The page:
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Fact: Absolutely not. Being diabetic does not mean that you can catch cold and flu more easily than non-diabetic people. This has been proved by the American Diabetes Association. However, if you are ill it becomes little difficult to maintain your blood sugar levels.
Myth 6: I can feel when my blood sugar levels are too low or too high
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Fact: Some of the early symptoms of high blood sugar are so mild that people overlook them. For instance, you may attribute your tiredness to the cold you had few days back. Maybe it’s a sign of high sugar level. So it is very important to get it tested by the doctor. This will alert you to the drop or the hike before your body gives you any signal. Also you will get to know how diet and exercise can help you maintain your blood sugar levels. When your blood sugar is too low you become hypoglycemic which means you may experience sweating or shakiness. But according to Deena Adimoolam, MD, assistant professor in the Department of Endocrinology, Obesity & Metabolism at Icahn School of Medicine at Mount Sinai in New York City, long-term diabetics develop “hypoglycemia unawareness,” which means they lose the ability to feel these symptoms as time goes on.
Myth 7: Diabetics have to follow a strict, no-sugar diet
Fact: Whether you have Type 1 or Type 2 diabetes, you don’t have to do away with your desserts. People often live with this misconception that if they have diabetes, they have to follow a no-sugar diet. This is not true at all. For people with Type 1, the solution is moderation in sugar intake. Keep a small portion of sweets in your diet. People with Type 2 should know how to adjust their dose of insulin with the sugary carbs.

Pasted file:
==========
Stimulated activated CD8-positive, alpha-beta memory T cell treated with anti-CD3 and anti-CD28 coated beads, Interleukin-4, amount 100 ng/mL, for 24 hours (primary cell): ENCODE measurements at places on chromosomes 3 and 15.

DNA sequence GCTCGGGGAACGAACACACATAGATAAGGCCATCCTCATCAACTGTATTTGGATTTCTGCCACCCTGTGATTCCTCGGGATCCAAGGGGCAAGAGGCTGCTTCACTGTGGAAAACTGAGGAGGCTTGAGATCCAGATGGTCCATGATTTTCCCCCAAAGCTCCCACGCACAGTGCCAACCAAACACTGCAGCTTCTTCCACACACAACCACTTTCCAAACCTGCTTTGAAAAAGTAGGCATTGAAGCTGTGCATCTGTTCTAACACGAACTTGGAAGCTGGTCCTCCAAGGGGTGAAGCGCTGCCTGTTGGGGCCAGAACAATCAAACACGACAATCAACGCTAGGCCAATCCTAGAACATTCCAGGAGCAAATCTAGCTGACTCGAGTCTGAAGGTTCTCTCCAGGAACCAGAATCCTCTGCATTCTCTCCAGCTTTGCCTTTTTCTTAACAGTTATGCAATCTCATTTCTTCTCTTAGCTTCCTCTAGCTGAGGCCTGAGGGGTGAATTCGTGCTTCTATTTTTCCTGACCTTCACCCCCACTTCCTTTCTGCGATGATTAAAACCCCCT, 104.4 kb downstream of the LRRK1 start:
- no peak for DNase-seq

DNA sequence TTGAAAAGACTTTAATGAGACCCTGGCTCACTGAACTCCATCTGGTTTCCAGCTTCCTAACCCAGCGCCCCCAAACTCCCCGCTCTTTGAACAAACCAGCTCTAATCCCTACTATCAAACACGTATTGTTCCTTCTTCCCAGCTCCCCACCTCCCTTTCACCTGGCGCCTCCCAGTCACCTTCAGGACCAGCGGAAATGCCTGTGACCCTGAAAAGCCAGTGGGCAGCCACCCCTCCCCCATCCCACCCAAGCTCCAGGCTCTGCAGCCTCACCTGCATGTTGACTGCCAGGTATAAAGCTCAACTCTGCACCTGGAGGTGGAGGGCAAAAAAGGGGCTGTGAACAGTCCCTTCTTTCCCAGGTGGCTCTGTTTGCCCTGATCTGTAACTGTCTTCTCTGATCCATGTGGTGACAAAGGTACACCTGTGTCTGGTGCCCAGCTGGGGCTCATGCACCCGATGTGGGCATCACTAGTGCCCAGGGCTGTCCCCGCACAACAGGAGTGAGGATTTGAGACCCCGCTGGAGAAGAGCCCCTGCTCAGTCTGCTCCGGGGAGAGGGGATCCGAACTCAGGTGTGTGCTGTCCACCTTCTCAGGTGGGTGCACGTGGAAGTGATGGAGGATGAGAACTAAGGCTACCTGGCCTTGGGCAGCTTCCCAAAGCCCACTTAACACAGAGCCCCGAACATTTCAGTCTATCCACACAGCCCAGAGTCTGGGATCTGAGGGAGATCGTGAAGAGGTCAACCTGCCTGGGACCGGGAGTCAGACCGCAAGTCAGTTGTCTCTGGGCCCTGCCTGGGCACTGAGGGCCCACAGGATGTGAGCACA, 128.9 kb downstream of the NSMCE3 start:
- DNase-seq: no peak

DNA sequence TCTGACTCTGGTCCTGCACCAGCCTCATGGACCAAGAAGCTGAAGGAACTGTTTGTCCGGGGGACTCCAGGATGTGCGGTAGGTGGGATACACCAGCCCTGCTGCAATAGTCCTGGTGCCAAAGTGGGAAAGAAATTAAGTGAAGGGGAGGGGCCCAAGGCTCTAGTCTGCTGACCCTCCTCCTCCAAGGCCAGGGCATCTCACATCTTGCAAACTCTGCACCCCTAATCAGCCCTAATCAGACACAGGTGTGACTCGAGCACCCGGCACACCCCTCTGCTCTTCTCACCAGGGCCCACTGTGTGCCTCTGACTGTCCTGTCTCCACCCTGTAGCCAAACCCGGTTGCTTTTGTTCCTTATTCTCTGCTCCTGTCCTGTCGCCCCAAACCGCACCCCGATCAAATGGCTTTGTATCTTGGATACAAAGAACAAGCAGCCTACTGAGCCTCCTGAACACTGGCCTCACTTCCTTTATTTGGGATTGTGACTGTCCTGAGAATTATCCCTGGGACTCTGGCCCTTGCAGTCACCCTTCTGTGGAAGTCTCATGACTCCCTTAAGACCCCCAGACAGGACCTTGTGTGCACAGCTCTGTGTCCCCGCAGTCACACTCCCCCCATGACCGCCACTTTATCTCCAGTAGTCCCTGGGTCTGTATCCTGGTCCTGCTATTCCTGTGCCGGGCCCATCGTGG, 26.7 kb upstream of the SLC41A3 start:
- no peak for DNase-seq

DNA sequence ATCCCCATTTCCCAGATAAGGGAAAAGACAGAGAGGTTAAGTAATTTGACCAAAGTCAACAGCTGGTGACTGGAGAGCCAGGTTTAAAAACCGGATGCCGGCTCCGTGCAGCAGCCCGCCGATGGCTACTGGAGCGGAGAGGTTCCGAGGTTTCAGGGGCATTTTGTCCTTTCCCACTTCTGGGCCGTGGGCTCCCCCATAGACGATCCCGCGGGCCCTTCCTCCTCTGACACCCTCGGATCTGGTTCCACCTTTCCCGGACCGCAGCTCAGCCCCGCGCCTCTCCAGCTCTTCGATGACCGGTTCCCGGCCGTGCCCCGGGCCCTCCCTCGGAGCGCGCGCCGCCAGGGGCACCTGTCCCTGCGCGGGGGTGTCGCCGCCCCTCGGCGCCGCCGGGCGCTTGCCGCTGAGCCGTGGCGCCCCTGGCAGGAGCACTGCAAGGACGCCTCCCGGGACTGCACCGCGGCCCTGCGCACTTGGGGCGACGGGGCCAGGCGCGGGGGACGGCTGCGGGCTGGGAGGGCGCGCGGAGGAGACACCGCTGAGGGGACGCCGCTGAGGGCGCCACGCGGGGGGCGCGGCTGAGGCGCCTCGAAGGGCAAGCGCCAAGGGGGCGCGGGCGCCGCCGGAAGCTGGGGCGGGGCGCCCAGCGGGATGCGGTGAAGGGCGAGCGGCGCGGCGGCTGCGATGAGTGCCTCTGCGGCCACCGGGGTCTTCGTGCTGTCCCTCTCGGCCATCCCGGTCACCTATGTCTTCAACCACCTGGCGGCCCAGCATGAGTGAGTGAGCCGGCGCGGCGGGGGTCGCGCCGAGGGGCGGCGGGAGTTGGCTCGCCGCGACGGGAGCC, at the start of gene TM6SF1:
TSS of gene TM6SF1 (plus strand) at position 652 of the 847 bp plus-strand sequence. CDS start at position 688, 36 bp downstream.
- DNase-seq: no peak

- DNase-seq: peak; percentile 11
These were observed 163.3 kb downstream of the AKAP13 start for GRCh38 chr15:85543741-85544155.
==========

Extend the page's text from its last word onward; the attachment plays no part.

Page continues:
Myth 8: Being overweight leads to diabetes
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Fact: There is no single reason that causes diabetes. It is the combined result of genetic factors, your lifestyle and physiological factors. So do not think that if you are overweight, you are bound to have diabetes. It’s true that weight is a dangerous factor but lean people also have diabetes and there are many obese people who do not have it. Infact a research revealed that around 15% of people having Type 2 diabetes had normal weight.
Myth 9: Type 1 and Type 2 diabetes are the same
Fact: Sorry, but no. There’s a big difference between the two. Type 1 diabetes means that your body doesn’t produce insulin. Our body needs insulin which is produced by the pancreas. This insulin gives us the energy in the form of glucose. Type 1 diabetes is an autoimmune disease which means that the body itself destroys the insulin-producing cells. On the other hand, Type 2 diabetes is caused when your body doesn’t use the insulin effectively. So there is a requirement of extra insulin.
Myth 10: I have diabetes, I can’t eat carbs
Fact: “A lot of people think they can’t eat the foods the rest of the family eats, but they can, just in limited quantities,” Murphy says. People having diabetes don’t have to follow a restricted diet. You just need to have some healthy eating habits. Go for carbs that have high fiber content such as lentils and beans. Eating appropriate-size carb occasionally, won’t make you feel disadvantaged. “It’s best to have a balanced diet, but every so often it’s OK to give in to a craving and have a taste of cake, as long as it’s not a daily habit,” Murphy says.
It’s important to educate yourself so that you can maintain your blood sugar levels and stay healthy. Don’t take things on the face value, aim for right information!